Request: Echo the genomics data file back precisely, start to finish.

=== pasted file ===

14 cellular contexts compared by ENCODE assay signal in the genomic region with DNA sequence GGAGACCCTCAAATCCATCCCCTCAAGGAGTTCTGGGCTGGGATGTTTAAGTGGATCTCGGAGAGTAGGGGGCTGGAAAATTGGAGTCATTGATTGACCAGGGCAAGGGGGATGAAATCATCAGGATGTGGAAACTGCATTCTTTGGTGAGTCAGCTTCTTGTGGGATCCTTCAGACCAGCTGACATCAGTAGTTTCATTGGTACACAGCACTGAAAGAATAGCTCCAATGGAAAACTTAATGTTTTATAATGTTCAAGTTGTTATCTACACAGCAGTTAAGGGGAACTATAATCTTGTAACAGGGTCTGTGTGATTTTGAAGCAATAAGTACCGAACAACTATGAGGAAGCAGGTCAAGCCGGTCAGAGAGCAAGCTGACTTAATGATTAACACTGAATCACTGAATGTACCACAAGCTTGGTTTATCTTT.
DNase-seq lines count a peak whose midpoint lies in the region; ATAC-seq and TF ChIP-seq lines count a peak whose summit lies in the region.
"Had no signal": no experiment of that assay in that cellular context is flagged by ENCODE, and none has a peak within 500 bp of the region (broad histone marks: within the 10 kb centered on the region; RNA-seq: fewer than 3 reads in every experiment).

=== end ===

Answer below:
14 cellular contexts compared by ENCODE assay signal in the genomic region with DNA sequence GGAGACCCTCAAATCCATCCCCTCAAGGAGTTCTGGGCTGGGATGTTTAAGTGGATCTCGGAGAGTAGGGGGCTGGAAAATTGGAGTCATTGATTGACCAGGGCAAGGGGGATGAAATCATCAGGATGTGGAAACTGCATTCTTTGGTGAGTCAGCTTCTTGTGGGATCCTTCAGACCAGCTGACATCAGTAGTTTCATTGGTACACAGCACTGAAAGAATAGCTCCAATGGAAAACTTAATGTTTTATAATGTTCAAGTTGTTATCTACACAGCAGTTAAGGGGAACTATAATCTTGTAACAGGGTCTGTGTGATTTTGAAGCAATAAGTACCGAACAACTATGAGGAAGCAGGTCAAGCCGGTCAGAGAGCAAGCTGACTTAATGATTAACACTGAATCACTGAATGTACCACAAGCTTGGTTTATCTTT.
DNase-seq lines count a peak whose midpoint lies in the region; ATAC-seq and TF ChIP-seq lines count a peak whose summit lies in the region.
"Had no signal": no experiment of that assay in that cellular context is flagged by ENCODE, and none has a peak within 500 bp of the region (broad histone marks: within the 10 kb centered on the region; RNA-seq: fewer than 3 reads in every experiment).